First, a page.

Amherst Island was always the low lump of land that blocked the view over Lake Ontario as we drove The Loyalist Parkway from Kingston to the Glenora ferry
; there was never a particular reason to go there. But in July 2016 we finally decided to head over for a casual afternoon of biking.
We joined the queue early at the Millhaven dock and were dwarfed by three large dump trucks full of gravel, owned by Wemp and Smith, the contractor who had built our own house two years earlier.
When the ferry docked we were surprised that, although it had end-loading ramps which would allow quick loading, it moored beside the dock and lowered the side ramp. Each vehicle had to drive on, reverse and be directed by a crew member. It didn't make sense then, but a little research found the docks were designed for side loading, and there is a project just under way to rebuild the docks to suit end-loading, with completion due in 2019.
They squeezed the smaller vehicles at each end of the boat, and then managed to get the three large dump trucks in the middle in a fan shape from the side ramp.
On arrival at Stella we turned left to do a clockwise loop of the island. Though Stella is the largest of two hamlets on the island it still rates just a few houses and a couple of businesses – the population of the whole island is just 450. But it is home to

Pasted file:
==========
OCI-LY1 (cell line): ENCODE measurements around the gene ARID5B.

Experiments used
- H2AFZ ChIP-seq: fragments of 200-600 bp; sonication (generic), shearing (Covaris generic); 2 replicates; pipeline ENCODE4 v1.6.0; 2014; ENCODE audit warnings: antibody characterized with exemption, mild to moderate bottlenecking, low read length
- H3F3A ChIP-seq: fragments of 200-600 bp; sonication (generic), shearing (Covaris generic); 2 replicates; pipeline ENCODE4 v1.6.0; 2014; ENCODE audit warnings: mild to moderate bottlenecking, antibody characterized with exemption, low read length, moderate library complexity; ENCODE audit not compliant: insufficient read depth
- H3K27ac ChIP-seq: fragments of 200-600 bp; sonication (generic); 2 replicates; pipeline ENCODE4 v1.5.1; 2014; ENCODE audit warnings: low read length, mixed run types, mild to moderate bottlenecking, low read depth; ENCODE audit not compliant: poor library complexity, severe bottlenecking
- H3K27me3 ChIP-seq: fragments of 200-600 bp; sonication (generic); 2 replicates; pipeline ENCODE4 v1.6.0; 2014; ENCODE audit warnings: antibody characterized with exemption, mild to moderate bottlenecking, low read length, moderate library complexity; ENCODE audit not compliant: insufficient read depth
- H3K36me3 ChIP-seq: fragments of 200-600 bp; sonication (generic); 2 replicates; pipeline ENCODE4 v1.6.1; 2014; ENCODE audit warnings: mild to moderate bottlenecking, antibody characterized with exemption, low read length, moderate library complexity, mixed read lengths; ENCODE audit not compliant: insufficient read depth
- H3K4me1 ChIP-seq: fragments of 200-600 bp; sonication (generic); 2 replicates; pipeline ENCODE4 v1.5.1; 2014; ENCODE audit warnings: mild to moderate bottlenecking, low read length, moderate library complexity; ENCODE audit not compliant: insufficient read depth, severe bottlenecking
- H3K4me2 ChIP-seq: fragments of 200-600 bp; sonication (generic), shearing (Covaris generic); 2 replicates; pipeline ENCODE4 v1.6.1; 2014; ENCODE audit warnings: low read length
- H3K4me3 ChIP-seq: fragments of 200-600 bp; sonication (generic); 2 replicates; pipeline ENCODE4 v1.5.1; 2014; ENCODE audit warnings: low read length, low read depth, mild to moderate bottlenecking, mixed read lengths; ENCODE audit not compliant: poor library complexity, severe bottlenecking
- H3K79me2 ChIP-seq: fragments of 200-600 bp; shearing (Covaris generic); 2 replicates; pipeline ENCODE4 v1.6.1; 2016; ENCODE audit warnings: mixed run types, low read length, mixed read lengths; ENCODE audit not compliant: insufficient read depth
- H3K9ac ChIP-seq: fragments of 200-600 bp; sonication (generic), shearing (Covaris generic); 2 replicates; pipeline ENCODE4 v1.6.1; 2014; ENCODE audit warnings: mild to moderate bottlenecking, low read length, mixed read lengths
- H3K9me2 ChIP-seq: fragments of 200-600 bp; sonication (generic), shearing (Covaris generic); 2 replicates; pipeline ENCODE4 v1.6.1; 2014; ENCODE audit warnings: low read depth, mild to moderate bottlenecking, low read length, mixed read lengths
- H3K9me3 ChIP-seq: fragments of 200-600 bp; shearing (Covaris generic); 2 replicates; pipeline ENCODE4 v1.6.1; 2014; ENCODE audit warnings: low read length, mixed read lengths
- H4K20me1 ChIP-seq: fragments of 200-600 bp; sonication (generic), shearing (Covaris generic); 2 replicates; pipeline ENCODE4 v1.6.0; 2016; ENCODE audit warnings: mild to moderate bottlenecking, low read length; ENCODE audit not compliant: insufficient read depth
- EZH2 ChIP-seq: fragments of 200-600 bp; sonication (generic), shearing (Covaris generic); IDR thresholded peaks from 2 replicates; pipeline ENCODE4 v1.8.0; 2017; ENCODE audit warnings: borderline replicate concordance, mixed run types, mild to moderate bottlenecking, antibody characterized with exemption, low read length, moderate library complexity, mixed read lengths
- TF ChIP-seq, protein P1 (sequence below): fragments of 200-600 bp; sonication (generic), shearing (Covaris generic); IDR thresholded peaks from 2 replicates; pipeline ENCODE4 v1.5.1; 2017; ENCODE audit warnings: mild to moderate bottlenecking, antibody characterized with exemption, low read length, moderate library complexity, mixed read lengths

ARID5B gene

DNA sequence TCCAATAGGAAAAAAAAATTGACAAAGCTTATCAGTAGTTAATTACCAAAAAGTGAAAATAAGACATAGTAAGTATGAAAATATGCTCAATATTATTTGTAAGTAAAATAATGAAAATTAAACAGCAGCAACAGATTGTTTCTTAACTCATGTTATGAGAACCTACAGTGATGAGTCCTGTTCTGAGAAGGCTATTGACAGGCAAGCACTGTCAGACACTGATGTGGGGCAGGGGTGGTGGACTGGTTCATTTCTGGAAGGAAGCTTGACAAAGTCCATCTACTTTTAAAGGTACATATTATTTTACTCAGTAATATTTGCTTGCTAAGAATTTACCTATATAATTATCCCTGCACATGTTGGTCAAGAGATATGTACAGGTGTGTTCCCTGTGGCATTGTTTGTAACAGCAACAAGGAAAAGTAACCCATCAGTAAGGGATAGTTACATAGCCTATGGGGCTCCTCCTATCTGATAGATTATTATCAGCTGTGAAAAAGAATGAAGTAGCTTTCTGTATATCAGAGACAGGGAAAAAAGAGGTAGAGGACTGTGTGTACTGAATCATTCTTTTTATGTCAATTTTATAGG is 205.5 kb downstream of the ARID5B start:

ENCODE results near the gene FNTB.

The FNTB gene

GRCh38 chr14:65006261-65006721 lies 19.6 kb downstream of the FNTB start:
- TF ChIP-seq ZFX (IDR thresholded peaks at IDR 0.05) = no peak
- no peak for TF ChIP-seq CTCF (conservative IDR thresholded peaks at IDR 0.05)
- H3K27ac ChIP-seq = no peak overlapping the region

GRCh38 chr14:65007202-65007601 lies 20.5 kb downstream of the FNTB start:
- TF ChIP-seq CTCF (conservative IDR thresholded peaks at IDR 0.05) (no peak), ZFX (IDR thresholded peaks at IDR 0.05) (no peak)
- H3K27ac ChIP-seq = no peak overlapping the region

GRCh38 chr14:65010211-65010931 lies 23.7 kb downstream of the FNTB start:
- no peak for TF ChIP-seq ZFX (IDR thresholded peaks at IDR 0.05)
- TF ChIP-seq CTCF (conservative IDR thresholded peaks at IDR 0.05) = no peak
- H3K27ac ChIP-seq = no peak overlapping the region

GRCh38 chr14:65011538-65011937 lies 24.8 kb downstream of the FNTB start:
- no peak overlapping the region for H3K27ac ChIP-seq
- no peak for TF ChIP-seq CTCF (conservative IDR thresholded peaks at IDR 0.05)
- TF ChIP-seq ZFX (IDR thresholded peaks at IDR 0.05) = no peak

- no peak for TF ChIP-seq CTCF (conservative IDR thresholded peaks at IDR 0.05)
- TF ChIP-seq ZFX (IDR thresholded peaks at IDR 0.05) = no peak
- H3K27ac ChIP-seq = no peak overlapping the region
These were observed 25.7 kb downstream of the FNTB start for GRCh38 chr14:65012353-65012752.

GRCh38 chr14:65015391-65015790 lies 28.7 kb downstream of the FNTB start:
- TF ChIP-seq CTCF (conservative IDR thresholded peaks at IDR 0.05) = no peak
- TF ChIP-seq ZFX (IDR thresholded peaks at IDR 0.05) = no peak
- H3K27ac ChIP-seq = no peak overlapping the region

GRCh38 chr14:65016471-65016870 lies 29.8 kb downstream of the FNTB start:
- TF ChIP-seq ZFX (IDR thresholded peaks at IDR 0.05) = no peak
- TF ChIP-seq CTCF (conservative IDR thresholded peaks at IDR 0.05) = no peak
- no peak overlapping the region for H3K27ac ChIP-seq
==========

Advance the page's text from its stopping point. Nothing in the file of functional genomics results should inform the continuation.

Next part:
, calling itself "The smallest radio station in Canada".
The island is mainly farmland, with a sprinkling of waterfront homes. The eastern tip has good views back to Kingston. The land on the tip itself is a nature reserve, with unfriendly signs to keep out casual visitors.
Around the island small signs were nailed to many fence posts and trees when we visited, protesting plans to build a wind turbine farm. Much as I believe in the need to develop alternative energy generation, having seen how nearby Wolfe Island is overwhelmed by wind turbines I can fully understand the feelings of the Amherst residents on aesthetic reasons alone. And there are many other very real reasons a small community like this would feel upset at what is happening to them.
So we drove around, but nothing inspired us to get on our bikes, and when it started raining we gave up and headed home. Going back, the ferry had 5 pickup trucks and a trailer from Wemp and Smith—the work crew going home for the day. It's a nice quite place to live or have a summer cottage, but the cost of getting materials and manpower to the island to build a house must be very high.
I returned in February when the lake was semi-covered in broken ice. The ferry had little trouble with this ice, but it must be more problematic in winters when the lake freezes fully. Again there were three large dump trucks, but this time belonging to Lennox and Addington County and full of road aggregate. I didn't cross this time but as I looked over at the island I could see the crane and piling work on the shore where they were already building the docks for the barges to be used in the construction of the wind turbine farm.